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J Control Release. 1999 Nov 1;62(1-2):81-7.

Poly(ethylene glycol)-containing hydrogels in drug delivery.

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  • 1Biomaterials and Drug Delivery Laboratories, School of Chemical Engineering, Purdue University, West Lafayette, IN 47907-1283, USA.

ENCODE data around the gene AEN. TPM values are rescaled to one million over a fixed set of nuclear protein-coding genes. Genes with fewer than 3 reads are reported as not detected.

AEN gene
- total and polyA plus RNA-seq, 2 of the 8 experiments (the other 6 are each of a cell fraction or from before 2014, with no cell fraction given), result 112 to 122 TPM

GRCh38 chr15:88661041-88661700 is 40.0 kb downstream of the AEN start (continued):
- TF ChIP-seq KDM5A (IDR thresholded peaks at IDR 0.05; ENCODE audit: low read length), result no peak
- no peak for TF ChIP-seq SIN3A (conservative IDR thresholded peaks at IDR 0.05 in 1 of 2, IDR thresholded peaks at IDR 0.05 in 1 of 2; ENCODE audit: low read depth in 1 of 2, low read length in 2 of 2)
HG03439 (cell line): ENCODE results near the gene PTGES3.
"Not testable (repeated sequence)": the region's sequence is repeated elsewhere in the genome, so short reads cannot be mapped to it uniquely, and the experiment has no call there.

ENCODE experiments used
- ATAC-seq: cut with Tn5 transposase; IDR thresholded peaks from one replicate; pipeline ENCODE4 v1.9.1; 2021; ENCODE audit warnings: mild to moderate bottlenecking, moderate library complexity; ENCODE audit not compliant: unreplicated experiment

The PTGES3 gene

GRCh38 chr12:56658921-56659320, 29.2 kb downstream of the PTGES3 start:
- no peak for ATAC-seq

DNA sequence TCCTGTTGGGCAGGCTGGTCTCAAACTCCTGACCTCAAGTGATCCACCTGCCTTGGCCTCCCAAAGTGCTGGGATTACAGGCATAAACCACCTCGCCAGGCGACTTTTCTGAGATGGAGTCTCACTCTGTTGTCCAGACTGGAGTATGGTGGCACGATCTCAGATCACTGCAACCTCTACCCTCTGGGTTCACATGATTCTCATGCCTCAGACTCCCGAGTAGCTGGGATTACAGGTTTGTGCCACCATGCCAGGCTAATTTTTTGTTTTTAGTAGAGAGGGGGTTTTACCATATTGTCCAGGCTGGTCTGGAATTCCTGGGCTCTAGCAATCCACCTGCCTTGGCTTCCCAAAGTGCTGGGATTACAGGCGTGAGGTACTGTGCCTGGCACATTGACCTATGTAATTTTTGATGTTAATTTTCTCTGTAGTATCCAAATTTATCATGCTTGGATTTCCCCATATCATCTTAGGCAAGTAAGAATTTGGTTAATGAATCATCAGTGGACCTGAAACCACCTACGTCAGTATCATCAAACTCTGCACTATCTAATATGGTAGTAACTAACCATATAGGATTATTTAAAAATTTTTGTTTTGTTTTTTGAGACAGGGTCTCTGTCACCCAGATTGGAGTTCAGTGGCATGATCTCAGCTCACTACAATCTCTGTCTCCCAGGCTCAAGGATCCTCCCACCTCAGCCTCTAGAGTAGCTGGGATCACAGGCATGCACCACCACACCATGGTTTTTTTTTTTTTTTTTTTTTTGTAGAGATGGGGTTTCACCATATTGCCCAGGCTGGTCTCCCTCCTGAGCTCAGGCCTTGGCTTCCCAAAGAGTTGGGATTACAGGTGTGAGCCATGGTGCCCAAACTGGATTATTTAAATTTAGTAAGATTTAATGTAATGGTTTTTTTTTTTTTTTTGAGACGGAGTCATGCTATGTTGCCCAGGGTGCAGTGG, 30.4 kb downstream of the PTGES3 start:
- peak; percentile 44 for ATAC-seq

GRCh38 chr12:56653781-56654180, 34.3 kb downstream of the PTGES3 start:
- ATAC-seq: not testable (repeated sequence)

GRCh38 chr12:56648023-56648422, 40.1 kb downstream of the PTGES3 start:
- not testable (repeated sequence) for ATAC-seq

The use of hydrogels as carriers for protein delivery has been a subject of significant recent research. In our recent work, we have shown that diffusion controlled delivery of proteins from hydrogels containing poly(ethylene glycol) (PEG) can be possible and controlled by the three-dimensional structure. In addition, a number of these hydrogel carriers are mucoadhesive and can be used for protein delivery. PEG star polymer gels have also been prepared by gamma-irradiation and have been used for protein delivery with and without molecular imprinting. The presence of a large number of functional groups in a small volume makes these polymers important for use in biological and pharmaceutical applications. PEG star polymer hydrogels were synthesized using gamma-irradiation and were characterized using swelling techniques. Equilibrium swelling studies were conducted to investigate the effects of molecular weight, number of star arms, concentration, and radiation dose.

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